Jan. 6


A weekly publication of               1/6/2014

Did you know... 

The earliest years of our lives set us on paths leading toward—or away from—good health.

“… for children experiencing severe adversity, environmental influences appear to be at least if not more powerful than genetic predisposition in their impact on the odds of having chronic health problems later in life.”
–Center on the Developing Child, Harvard University

Dear Pat,

Some Early Childhood Experiences Shape Adult Life, But Which Ones? Is the topic of a blog post last month by Maanvi Singh, a freelance health and science reporter for NPR. Here’s what she had to say:

Most of us don't remember our first two or three years of life — but our earliest experiences may stick with us for years and continue to influence us well into adulthood.

Just how they influence us and how much is a question that researchers are still trying to answer. Two studies look at how parents' behavior in those first years affects life decades later, and how differences in children's temperament play a role.

The first study, published in Child Development, found that the type of emotional support that a child receives during the first three and a half years has an effect on education, social life and romantic relationships even 20 or 30 years later.

Babies and toddlers raised in supportive and caring home environments tended to do better on standardized tests later on, and they were more likely to attain higher degrees as adults. They were also more likely to get along with their peers and feel satisfied in their romantic relationships.

"It seems like, at least in these early years, the parents' role is to communicate with the child and let them know, 'I'm here for you when you're upset, when you need me. And when you don't need me, I'm your cheerleader,' "says Lee Raby, a psychologist and postdoctoral researcher at the University of Delaware who led the study.

Raby used data collected from 243 people who participated in the Minnesota Longitudinal Study of Risk. All the participants were followed from birth until they turned 32. "Researchers went into these kids' home at times. Other times they brought the children and their parents to the university and observed how they interacted with each other," Raby says.

Of course, parental behavior in the early years is just one of many influences, and it's not necessarily causing the benefits seen in the study. While tallying up the results, the researchers accounted for the participants' socioeconomic status and the environment in which they grew up.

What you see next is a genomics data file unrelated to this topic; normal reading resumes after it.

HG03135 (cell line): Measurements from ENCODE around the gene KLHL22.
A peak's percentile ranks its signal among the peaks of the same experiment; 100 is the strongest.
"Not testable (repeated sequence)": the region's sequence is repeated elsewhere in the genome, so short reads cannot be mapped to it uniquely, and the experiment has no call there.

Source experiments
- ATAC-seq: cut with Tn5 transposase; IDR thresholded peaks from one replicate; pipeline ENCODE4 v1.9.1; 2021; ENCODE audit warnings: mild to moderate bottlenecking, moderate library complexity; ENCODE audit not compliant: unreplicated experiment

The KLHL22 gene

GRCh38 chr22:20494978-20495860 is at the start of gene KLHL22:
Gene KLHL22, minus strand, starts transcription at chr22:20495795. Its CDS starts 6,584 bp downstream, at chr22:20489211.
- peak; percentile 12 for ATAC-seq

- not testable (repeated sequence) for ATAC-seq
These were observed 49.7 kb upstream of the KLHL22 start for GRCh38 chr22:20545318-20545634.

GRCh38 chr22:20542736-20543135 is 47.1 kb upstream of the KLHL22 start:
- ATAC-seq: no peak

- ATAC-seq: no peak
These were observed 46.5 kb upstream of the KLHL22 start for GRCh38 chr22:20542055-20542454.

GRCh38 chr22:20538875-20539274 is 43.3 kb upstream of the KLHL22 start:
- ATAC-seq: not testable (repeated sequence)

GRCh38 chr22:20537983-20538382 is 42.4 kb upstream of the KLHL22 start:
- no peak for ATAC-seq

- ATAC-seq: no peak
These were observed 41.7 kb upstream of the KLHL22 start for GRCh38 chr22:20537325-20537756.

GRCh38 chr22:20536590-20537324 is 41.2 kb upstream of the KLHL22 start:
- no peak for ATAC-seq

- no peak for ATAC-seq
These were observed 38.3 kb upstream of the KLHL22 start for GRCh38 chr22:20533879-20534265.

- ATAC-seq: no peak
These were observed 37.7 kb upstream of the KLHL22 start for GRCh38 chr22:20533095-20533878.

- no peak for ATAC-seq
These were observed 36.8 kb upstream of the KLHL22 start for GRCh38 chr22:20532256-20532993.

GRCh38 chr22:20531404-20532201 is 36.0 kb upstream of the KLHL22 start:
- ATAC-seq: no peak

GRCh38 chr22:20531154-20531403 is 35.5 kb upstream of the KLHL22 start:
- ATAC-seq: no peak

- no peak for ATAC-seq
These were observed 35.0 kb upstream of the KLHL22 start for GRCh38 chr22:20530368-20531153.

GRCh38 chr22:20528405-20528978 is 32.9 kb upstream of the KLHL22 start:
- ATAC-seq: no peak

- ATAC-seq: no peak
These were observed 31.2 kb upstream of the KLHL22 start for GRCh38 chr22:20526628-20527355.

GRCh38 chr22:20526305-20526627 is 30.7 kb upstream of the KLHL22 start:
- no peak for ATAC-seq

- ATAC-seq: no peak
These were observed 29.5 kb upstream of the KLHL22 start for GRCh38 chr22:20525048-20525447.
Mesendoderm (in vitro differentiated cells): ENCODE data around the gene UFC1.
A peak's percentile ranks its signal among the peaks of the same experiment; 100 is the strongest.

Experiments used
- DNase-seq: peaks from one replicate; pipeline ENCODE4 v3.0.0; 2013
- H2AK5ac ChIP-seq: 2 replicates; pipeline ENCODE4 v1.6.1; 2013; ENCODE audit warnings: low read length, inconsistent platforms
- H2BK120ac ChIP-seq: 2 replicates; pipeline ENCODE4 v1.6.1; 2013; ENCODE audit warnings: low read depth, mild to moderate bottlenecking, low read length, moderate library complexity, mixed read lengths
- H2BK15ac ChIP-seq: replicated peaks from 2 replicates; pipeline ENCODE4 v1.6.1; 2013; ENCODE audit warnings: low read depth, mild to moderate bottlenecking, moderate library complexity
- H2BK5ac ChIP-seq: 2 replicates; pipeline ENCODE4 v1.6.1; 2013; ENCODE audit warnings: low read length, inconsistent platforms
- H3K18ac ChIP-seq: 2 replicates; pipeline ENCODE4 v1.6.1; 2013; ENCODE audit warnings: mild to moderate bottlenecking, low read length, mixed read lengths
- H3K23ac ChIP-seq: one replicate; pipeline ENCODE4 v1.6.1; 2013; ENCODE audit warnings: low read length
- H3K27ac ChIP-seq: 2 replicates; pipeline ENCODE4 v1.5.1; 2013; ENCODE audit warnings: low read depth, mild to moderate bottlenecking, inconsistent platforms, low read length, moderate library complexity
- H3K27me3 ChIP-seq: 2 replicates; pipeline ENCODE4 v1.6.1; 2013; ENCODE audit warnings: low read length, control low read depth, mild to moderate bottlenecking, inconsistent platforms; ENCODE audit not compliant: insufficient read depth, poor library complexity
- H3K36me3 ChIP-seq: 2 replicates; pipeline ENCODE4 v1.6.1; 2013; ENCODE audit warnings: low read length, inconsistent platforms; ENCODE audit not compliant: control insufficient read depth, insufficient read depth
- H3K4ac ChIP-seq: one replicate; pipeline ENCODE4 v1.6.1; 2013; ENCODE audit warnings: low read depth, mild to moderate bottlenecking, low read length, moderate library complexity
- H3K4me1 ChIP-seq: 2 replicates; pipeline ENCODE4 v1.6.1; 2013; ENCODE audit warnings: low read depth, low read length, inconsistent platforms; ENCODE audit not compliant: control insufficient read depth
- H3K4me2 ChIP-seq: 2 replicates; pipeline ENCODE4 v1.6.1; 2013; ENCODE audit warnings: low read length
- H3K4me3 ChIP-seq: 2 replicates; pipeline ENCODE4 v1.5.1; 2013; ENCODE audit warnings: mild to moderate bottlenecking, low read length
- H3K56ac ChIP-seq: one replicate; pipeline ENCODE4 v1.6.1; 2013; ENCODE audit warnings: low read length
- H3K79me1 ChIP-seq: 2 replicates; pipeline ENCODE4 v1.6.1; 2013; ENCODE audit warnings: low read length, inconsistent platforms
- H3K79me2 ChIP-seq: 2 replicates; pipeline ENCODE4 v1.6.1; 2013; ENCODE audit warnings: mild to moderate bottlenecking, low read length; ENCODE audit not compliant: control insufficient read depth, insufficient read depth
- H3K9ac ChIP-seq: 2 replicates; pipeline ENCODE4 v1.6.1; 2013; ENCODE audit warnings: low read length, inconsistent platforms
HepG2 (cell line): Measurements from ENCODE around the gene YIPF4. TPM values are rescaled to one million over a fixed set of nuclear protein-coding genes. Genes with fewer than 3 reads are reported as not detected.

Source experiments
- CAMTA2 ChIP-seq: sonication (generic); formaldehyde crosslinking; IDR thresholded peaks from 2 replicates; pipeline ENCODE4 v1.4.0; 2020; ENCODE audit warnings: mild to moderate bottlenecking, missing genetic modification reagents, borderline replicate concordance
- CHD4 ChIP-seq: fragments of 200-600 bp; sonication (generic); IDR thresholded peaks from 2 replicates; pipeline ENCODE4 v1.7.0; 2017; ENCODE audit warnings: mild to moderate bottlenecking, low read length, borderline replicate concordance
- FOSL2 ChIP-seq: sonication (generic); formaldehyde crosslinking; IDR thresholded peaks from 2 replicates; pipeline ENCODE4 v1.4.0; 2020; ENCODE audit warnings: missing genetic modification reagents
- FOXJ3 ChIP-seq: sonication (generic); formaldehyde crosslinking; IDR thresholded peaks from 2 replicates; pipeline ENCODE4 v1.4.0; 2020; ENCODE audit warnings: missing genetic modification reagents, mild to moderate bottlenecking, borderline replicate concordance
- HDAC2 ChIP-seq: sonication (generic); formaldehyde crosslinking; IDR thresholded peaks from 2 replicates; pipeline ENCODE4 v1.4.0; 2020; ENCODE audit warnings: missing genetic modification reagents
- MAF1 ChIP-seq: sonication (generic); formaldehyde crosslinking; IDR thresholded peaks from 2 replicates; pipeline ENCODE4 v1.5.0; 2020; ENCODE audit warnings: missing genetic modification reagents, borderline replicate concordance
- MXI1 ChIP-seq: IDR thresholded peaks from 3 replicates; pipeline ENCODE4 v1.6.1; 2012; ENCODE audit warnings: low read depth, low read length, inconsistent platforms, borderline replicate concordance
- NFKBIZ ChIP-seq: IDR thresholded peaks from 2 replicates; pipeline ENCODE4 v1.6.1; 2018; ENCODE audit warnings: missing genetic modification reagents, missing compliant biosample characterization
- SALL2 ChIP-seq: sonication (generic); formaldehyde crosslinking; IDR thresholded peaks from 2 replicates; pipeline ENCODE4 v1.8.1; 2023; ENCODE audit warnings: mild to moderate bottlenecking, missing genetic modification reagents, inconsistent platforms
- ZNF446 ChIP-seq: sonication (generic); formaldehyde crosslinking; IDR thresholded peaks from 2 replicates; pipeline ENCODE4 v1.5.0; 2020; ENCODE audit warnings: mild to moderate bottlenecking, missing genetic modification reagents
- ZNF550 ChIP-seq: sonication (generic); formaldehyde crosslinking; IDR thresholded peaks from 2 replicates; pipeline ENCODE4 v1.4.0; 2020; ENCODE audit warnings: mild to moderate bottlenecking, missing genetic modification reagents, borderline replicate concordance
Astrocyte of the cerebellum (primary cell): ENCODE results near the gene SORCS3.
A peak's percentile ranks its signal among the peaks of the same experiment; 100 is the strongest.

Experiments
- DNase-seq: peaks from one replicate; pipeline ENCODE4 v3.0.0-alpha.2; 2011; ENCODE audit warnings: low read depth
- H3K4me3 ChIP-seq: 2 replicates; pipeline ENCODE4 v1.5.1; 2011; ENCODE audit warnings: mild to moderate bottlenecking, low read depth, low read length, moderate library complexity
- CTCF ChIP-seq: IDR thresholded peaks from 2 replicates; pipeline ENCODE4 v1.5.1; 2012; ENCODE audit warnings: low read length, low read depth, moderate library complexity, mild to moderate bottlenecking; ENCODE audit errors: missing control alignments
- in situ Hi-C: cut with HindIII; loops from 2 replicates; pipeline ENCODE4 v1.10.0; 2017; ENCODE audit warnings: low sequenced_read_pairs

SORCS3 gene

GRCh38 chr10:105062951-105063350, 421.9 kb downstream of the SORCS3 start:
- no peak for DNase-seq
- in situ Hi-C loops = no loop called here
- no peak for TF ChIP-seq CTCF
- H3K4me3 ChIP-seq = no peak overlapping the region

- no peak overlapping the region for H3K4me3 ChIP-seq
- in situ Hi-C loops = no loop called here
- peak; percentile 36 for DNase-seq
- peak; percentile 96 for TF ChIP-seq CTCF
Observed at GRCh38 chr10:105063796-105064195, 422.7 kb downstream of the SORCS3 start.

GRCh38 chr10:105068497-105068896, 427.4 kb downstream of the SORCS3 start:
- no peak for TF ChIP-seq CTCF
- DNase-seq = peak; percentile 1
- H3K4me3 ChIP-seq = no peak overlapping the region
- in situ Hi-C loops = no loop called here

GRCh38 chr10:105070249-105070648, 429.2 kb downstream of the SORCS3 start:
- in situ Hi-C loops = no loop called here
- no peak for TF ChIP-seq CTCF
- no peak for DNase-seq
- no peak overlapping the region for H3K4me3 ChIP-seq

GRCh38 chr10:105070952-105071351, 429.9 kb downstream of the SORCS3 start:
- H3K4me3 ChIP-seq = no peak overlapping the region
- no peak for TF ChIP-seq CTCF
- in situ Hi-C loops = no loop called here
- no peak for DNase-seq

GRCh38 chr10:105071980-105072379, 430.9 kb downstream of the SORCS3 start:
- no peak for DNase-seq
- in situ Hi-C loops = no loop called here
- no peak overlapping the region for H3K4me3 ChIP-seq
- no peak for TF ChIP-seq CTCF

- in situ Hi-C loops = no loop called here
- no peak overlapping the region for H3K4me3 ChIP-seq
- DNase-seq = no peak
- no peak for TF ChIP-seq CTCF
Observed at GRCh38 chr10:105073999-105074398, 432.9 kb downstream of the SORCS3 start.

Ultimately, they found that about 10 percent of someone's academic achievement was correlated with the quality of their home life at age three. Later experiences, genetic factors and even chance explain the other 90 percent, Raby says.

And a child's psychological makeup is a factor as well.

The second study, also published in Child Development, found that children's early experiences help predict whether or not they end up developing social anxiety disorder as teenagers — but only for those who were especially sensitive and distrustful as babies.

For this study, researchers from the University of Maryland observed how 165 babies interacted with their parents. When separated from their parents, some got upset but quickly recovered when they were reunited. Other babies had a harder time trusting their parents after a brief separation, and they weren't able to calm down after being reunited.

Those extra-sensitive babies were more likely to report feeling anxious socializing and attending parties as teenagers.

So what does this all mean? For one, it means that human development is complicated, according to Jay Belsky, a professor of human development at the University of California, Davis who was not involved in either study.

We know that our early experiences likely affect all of us to a certain extent, Belsky says. And we know that due to variations in psychological makeup, some people are more sensitive to environmental factors than others.

But that doesn't mean people can't recover from bad childhood experiences. "For some, therapy or medication may help," Belsky says. "And it's interesting, because there's now other evidence suggesting that the very kids who succumb under bad conditions are the ones who really flourish under good ones."

Thursday, January 8, 11pm – 2pm, Joint House and Senate Session for Governor's Inauguration, NH State House

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Starting Smart: How Early Experiences Affect Brain Development  from Zero to Three and The Ounce of Prevention Fund provides this information on Helping Families Support Healthy Brain Development.